# Quantum physics may offer clues to solving prime number problem: electron energy levels linked to Riemann hypothesis.

If two physicists are right, a single electron might know more about numbers than all of the world's mathematicians. In an upcoming Physical Review Letters, the researchers hint that the dynamics of an electron can embody the solution to the nearly 150-year-old Riemann hypothesis, a crucial unsolved problem that has wide and deep consequences for number theory.

German Sierra of the Spanish National Research Council in Madrid and Paul Townsend of the University of Cambridge in England propose that when an electron is confined to moving in two dimensions, its possible energy level values might encode the key to the hypothesis.

"They have gone a step forward toward giving a physical description of the Riemann hypothesis," says Jonathan Keating of the University of Bristol in England. He warns, though, that the problem may not have gotten easier as a result.

The hypothesis, or conjecture, was proposed by German mathematician Bernhard Riemann in 1859. It is regarded as important in large part because proving it would help reign in the apparent chaos in the world of prime numbers--whole numbers, such as 2, 3, 5, 7, 11 and so on, that can't be wholly divided by any numbers except 1 and themselves.

The hypothesis also has a \$1 million "wanted" sign: The Clay Mathematics Institute in Cambridge, Mass., has offered a cash prize in exchange for the proof.

Mathematicians, at least since Euclid, have known that the list of prime numbers is infinite. But only one pattern has ever emerged from this list of primes. The prime number theorem, proved in the late 1800s, describes how primes become less frequent among larger numbers.

Roughly, it says that from one to 1 million (or [10.sup.6]), about one in every six numbers is prime; between one and 1 billion (or [10.sup.9]), it's about one in every nine. In general, between one and [10.sup.n], about one number for every n is a prime. (The actual statement includes a correction factor but is similar in spirit.)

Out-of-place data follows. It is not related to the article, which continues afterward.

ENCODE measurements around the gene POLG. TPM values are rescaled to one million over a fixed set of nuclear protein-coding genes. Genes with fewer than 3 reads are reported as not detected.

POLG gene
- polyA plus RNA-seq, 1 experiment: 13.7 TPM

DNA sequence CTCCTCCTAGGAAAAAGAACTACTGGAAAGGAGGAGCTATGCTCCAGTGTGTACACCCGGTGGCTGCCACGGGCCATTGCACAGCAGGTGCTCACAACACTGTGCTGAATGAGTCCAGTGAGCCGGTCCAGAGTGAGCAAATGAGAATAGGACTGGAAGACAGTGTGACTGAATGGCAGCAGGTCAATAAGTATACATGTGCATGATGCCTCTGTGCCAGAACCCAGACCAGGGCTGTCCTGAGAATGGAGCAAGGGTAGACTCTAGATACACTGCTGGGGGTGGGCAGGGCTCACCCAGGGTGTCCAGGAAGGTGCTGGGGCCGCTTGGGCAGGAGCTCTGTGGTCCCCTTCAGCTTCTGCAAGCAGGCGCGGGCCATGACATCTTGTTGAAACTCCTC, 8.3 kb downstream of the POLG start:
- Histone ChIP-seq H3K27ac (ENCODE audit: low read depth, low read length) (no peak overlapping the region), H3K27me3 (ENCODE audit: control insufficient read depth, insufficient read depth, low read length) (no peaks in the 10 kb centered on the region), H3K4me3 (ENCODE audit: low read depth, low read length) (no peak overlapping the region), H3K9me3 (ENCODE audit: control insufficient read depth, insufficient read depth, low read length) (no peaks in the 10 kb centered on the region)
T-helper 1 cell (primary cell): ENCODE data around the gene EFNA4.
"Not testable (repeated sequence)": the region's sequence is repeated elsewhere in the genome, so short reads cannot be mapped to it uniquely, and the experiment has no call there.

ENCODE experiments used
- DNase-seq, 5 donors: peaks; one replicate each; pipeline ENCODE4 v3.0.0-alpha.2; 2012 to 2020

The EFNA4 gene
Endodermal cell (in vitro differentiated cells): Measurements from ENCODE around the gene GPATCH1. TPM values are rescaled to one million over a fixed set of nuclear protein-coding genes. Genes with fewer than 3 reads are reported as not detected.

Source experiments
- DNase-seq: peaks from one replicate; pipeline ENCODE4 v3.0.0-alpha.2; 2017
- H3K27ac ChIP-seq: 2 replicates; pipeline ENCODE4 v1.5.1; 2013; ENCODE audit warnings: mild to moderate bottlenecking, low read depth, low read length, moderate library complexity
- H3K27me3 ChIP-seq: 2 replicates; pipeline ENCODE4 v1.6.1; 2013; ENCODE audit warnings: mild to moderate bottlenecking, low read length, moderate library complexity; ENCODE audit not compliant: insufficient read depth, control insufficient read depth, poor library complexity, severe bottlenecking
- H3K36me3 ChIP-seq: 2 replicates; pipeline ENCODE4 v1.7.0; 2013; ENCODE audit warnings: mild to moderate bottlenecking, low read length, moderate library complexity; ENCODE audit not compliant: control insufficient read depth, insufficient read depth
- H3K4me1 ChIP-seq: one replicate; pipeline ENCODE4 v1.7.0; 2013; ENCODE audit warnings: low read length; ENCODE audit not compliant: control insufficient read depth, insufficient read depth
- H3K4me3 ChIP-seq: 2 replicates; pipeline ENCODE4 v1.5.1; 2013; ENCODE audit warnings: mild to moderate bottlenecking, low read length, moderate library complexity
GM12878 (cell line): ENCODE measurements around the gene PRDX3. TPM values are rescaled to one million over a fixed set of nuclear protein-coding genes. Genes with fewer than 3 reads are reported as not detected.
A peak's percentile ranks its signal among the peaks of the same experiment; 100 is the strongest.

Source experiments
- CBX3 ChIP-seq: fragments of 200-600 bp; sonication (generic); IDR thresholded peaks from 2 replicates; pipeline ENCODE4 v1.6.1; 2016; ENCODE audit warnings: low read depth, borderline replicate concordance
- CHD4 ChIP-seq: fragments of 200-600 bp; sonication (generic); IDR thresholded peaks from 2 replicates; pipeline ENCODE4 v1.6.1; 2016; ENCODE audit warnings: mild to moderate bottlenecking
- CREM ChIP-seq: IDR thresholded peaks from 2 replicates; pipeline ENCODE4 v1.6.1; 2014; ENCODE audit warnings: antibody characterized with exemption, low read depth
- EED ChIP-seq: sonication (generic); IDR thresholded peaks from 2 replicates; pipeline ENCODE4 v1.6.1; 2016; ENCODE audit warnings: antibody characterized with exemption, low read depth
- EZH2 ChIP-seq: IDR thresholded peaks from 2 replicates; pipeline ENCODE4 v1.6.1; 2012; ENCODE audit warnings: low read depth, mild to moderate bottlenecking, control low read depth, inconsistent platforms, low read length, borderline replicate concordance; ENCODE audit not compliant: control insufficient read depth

At first sight, the Riemann hypothesis has nothing to do with prime numbers. It is a conjecture about a formula called Riemann's zeta function, which calculates a number for every point on a plane. Riemann's intuition was that the "zeros" of the function--points where zeta calculates the value zero--can lie along one of only two straight lines on the plane.

Mathematicians have shown that if the hypothesis is true, it would bolster the prime number theorem, implying there are no wild statistical fluctuations in the distribution of primes. While primes would still be unpredictable, complete chaos wouldn't rule.

Researchers have long suspected that there might be a way to convert the Riemann hypothesis into an equation similar to those used in quantum physics. The zeros of the zeta function could then be calculated the same way physicists, for example, calculate the possible energy levels for an electron in an atom.

Building on the ideas of Keating and others, Sierra and Townsend make that connection a bit more concrete. They suggest that an electron constrained to move in two dimensions, and subject to electric and magnetic fields, might have energy levels that match the zeros of the zeta function.

Demonstrating the existence of such a system, even on paper, would confirm the Riemann hypothesis. The physicists haven't quite done that, though. Their explicit model gives only an approximation of the energy levels they needed.

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In the opinion of mathematician Enrico Bombieri of the Institute for Advanced Study in Princeton, N.J., the paper constitutes modest progress. He says physicists still haven't demonstrated a true connection between the function and physics. Until then, he adds, "attempts of this type belong to the works based on 'wishful thinking,' or even 'pie in the sky.'"

Keating, however, is more optimistic. "Maybe it will suggest further developments in the subject," he says.
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